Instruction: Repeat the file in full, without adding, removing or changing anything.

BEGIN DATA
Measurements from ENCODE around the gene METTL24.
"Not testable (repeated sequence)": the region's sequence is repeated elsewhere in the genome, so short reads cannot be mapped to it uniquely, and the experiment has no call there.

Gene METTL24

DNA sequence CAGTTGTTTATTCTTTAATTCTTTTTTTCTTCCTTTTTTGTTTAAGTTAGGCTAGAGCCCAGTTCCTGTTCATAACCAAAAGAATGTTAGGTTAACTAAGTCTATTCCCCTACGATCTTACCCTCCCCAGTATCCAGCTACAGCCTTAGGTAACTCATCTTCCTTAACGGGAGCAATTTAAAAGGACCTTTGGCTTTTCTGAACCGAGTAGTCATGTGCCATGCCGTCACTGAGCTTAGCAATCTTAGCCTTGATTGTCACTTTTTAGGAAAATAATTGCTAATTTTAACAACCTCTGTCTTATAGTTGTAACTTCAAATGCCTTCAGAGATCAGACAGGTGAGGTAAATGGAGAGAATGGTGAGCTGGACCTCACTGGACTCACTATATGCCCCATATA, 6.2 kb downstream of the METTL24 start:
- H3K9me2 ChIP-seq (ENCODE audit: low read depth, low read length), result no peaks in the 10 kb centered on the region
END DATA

Measurements from ENCODE around the gene METTL24.
"Not testable (repeated sequence)": the region's sequence is repeated elsewhere in the genome, so short reads cannot be mapped to it uniquely, and the experiment has no call there.

Gene METTL24

DNA sequence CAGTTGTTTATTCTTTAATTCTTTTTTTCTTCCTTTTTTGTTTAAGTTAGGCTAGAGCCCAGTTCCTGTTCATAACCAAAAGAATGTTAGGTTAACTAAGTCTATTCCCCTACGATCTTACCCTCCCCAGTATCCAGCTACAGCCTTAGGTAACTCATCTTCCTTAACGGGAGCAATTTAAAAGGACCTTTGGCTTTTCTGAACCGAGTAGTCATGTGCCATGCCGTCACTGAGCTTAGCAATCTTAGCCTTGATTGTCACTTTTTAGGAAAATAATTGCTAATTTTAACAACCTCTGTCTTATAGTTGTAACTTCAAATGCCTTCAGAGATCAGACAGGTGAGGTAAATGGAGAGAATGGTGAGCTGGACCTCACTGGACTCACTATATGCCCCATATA, 6.2 kb downstream of the METTL24 start:
- H3K9me2 ChIP-seq (ENCODE audit: low read depth, low read length), result no peaks in the 10 kb centered on the region